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Unmediated Music

September 2, 2013

I’m a big fan of PBS Idea Channel, a YouTube channel hosted by Mike Rugnetta and powered by, you guessed it, PBS.  Each week, Rugnetta applies philosophical theories to popular culture in an attempt to get us thinking.

One of my favorite episodes is called “Are MP3s and Vinyl Better Than Live Music?”  In part, it’s because Rugnetta dancing to Taylor Swift’s “We Are Never Ever Getting Back Together” is so funny and adorable.  But I also like it because it made me think about how we consume and interpret music.

Rugnetta argues that it’s difficult to hold a live performance as the “definitive” or “authoritative” rendition of a piece of music, because of how music is consumed in the modern era.  We stream songs on Spotify, hear them on the radio, watch videos for them on YouTube, etc.  And when we hear these songs performed live, we expect them to be similar to those recorded versions.  In other words, the recorded versions of songs mediate our perception of the live versions.

I did have one major question after watching it, though (which he does address at the end of this video): What about when your first exposure to a piece of music is a live performance?

Well, I decided to experiment with that idea, in typical non-scientific fashion: I went a concert featuring artists I’d never heard before.

The show in question was held on August 30, 2013, as part of WYEP’s Final Fridays concert series.  The headline performer Bobby Long, with an opening set by Pittsburgh’s own Bastard Bearded Irishmen.  Unlike my normal routine for seeing artists who are new to me live, I deliberately avoided hearing a single note from either’s output, to have as fresh a listening experience as possible.

Both sets were pretty good, and I definitely enjoyed hearing new music.  Further, I found my experience differed drastically from the times I’d seen artists I was previously familiar with.  For starters, I could barely make out a single lyrics in half of the songs, leaving me to just tap along to the groove.  And, based on the extended jams and false endings, I could surmise that these acts were playing for a live, immediate effect, rather than recreating a recorded sound.

But–and this is when the experiment fell apart–I quickly discovered that I could not escape the claws of mediated music.

Let’s start with the headliner.  When I looked up Bobby Long on Wikipedia before the show, I learned he was a British-born singer-songwriter in his mid-20s.  Whether or not it’s a fair comparison I’m not sure, but my mind instantly lumped him into the current English folk scene: guys like Ed Sheeran, Ben Howard and Jake Bugg.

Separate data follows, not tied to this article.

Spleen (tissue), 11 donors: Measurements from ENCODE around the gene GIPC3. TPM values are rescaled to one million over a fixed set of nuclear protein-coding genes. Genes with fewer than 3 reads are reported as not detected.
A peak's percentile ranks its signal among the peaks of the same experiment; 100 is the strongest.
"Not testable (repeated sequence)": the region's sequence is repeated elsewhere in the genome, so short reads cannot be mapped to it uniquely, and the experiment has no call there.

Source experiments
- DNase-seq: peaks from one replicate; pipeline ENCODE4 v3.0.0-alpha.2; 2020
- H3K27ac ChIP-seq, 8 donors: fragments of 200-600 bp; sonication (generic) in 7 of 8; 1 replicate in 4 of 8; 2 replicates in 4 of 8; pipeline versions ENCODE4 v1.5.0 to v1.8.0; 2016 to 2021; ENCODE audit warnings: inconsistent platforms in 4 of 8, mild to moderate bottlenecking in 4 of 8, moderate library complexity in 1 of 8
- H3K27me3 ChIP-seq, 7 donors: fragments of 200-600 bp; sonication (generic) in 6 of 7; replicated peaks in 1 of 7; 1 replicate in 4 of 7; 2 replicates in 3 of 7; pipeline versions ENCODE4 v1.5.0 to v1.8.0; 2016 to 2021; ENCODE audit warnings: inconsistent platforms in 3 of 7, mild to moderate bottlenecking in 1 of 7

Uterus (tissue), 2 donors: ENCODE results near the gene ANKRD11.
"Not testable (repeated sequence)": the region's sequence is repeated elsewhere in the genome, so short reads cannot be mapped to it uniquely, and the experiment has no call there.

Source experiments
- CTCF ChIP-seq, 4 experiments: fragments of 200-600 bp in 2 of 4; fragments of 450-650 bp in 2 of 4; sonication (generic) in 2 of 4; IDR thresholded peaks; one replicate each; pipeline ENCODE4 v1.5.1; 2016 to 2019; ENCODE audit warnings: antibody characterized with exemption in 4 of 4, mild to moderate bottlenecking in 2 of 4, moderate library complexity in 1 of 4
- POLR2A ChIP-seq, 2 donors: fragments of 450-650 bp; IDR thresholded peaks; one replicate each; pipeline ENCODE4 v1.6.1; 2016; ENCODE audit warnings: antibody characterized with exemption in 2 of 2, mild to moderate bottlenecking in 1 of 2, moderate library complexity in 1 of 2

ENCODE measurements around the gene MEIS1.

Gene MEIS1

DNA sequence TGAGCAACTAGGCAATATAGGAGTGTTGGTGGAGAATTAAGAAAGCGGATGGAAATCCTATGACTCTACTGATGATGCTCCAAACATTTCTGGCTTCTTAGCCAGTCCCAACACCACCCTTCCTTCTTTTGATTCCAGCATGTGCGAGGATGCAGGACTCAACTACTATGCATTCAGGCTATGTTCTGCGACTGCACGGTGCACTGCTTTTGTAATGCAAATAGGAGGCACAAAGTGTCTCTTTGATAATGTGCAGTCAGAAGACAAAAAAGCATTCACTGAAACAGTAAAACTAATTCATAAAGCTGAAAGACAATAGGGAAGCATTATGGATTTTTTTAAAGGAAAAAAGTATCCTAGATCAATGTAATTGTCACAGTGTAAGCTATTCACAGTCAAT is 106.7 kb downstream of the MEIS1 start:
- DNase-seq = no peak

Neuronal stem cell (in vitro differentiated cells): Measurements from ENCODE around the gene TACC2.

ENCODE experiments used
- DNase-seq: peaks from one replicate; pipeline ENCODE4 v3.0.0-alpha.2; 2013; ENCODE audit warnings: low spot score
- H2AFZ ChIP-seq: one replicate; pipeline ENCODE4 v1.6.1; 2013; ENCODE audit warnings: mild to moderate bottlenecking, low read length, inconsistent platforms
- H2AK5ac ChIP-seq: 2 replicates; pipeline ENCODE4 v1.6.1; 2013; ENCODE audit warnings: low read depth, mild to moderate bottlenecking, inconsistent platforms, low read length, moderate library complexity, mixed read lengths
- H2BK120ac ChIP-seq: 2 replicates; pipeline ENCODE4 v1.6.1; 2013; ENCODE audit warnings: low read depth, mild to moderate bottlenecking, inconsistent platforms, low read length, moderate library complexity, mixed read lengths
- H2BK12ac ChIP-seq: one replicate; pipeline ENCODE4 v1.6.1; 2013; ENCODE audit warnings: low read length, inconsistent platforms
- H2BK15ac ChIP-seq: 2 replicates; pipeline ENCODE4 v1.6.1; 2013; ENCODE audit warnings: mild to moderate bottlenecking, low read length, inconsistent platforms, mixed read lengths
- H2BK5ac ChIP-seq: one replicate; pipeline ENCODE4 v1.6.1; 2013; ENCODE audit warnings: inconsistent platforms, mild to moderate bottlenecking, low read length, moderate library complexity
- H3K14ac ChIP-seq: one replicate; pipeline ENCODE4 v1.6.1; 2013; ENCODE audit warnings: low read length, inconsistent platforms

This assumption, I feel, mediated my reception of Bobby Long’s music.  Sure, he didn’t sound like any of the musicians I just listed (lucky for me, as I don’t like any of them), but I went in expecting a series of soft acoustic numbers.  There were a handful of those, but his set was dominated by electric guitars and blues-lyric structures.  Again, this was a positive in my book, but I was taken aback by the difference between expectations and reality.

Now, I had forgotten the name of the opening act when I looked up Bobby Long, so I didn’t accidentally spoil my fresh mental state that way.  And while “Irishmen” may have suggested Celtic music, that didn’t register with me when I sat down.  But, despite all that, one instance of mediated music came through: the cover version.

Towards the end of their set, Bastard Bearded Irishmen performed a rendition of Johnny Cash’s “Folsom Prison Blues”.  I’ve heard this song a hundred times, and I found myself comparing their rendition to the take on At Folsom Prison.  For instance, I was impressed how they alternated the instrumental bridge in the song between an electric guitar and a mandolin, creating a more off-kilter feeling.  It may not be a mediated experience in the same sense that Rugnetta was talking about, but I was still using a recording as a reference point.

So, what’s the result of this non-scientific, small-sample study?  It’s that getting a truly unmediated experience with a live performance is rather difficult.  In these two cases, I had never heard any of the artists’ music and yet I still feel my experiences were mediated by some form of expectations.  It’s an interesting commentary on how connected culture is in the modern era.

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